KARACHI / LAHORE / RAWALPINDI / PESHAWAR: Workers from the Geo-Jang Group, along with media organizations and journalists, part of civil society and trade unions, on Wednesday continued their four-month protests across the country demanding easing media freedom throughout the world . the country and to protest the persecution of the Group and Editor in Chief Mir Shakil-ur-Rahman.
In Karachi, condemning the long and unjust arrest of Mir Shakil-ur-Rahman, tourist figure Yahya Polani demanded that the government immediately release him and stop his victimization by upholding the truth. Mir Shakil opposed strong government weapons tactics to conquer him to give up on independent editorial policy.
Polani spoke to the demonstration by the Jang-Geo Action Committee for the release of Mir Shakil-ur-Rahman. He said the chief editor was a resident of this country and would not run away from here while his family was a pioneer of journalism in the country.
Referring to the Supreme Court’s decision on NAB in the Khawaja Saad Rafiq case, he said the whole country was surprised to see how the National Accountability Bureau acted as a government tool to defame and blackmail people. Jang Karachi chief editor Mudasir Mirza said that the Jang-Geo Action Committee and the wider community would continue to protest until Mir Shakil-ur-Rahman was released. Others who spoke at the demonstration included the secretary general of the Dara Zafar News Employees Union and the secretary general of the Javed Rana Yusuf Employees Union.
Likewise in Peshawar, Jang Group workers called Rahman’s arrest illegal, unconstitutional, and attacks on independent media. Carrying banners and placards bearing slogans, the protesters demanded the government to release the owner of the country’s largest media group. Speaking on the occasion, senior journalists including Arshad Aziz Malik, Shakeel Farman Ali, Imdad Ali Qazalbash and others said media workers across the country were protesting the release of their Editor-in-Chief. They strongly criticized Pakistan’s Tehreek-e-Insaf and the National Accountability Bureau for arresting Mir Shakil-ur-Rahman in a 34-year-old fake property case. Protesters likened the arrest to attacks on independent media. They said the authorities could not suppress the voice of the independent or opposition press through such tactics.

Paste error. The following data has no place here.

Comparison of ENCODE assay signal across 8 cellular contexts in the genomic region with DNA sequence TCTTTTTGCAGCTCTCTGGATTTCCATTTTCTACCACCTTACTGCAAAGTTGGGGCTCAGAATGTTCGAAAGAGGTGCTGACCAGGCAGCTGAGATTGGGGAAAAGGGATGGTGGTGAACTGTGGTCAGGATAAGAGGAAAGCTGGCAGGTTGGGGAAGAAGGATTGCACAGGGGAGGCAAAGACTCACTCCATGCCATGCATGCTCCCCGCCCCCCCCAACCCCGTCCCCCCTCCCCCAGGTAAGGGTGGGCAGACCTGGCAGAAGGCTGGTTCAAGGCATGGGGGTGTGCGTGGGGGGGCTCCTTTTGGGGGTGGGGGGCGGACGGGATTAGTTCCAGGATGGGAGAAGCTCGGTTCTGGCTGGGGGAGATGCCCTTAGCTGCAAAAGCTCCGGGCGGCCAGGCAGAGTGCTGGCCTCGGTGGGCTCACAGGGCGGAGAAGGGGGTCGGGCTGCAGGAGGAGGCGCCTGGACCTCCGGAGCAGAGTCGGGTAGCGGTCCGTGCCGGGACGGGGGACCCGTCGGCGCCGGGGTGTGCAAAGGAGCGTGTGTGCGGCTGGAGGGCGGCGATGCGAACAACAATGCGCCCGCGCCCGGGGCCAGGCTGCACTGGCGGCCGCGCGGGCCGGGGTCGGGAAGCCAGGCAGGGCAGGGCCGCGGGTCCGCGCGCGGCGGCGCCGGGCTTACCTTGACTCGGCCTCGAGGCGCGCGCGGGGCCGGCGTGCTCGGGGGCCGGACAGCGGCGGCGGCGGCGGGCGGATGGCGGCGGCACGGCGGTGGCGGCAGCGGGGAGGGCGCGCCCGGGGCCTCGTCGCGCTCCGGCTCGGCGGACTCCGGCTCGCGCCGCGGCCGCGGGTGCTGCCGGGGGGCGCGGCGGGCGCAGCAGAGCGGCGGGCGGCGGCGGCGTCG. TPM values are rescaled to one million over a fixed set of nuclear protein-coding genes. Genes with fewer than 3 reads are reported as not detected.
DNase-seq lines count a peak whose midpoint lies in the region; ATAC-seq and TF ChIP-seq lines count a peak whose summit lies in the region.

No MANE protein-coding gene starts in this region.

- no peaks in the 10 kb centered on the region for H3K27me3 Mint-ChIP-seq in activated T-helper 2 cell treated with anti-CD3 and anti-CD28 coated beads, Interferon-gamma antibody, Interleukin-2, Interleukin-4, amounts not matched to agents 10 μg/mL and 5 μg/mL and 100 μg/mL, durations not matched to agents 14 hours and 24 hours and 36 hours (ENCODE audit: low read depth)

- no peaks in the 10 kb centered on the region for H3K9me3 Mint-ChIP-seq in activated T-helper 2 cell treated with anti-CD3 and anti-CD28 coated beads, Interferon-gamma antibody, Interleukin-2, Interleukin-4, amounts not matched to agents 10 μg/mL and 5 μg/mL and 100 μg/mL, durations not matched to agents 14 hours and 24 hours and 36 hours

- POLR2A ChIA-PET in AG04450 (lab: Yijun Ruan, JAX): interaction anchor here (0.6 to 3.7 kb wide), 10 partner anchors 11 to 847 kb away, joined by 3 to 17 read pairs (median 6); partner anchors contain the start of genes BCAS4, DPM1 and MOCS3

In Rawalpindi, Geo and Jang Group workers together with journalist organizations held a demonstration in front of the Jang building and appealed to the high court to protect Mir Shakil from miscarriage of justice inflicted on him in a false case.
The demonstration was attended by the Chair of the Joint Action Committee of Geo and Jang Group workers and the President of the United Trade Union Nasir Chisti, Chair of Editorial Committee Jang Rawalpindi Hanif Khalid, Chief Reporter Jang Rawalpindi Rana Ghulam Qadir, RIUJ Secretary General Asif Ali Bhatti, PML-N leader Rawalpindi Imtiaz Taji, Muzaffar Bhatti, Munir Shah, Amjad Ali Abbassi, Malik Nusrat besides Jang and The News workers.
Responding to the protest, Chairman of the Geo and Jang Group Workers Joint Action Committee and United Jang Workers Union President Nasir Chisti said tyranny had replaced democracy in the country’s manifestation by suppressing independent press and forcing political and personal competitors. He said Rahman’s detention signaled government policy to silence the media’s free voice.
Chief Reporter Jang Rana Ghulam Qadir said NAB is being used as a tool for political engineering and media coercion and the Supreme Court’s historic ruling has recently proved that. PML-N leader Imtiaz Taji called on the Supreme Court to pay attention to the illegal arrest of Chief Editor of Geo and Jang Mir Shakil-ur-Rahman Group.
In Lahore, senior journalists, civil society leaders, administrators of the media union office and Jang Workers Union continued their protest on Friday over Rahman’s illegal and prolonged detention.
They regretted that those who claimed to make Pakistan a country like Medina had imprisoned Mir Shakil-ur-Rahman to be his victim even though there was no progress in investigating the 34-year-old property case.
Australian sliding contractors and wool producers worry about the lack of a national shaver with the closing of the COVID-19 border and travel restrictions, making it difficult for New Zealand shavers to enter the country.
Every August an incoming wave of 500 shearers from New Zealand arrives in Australia for spring shear – but not this year.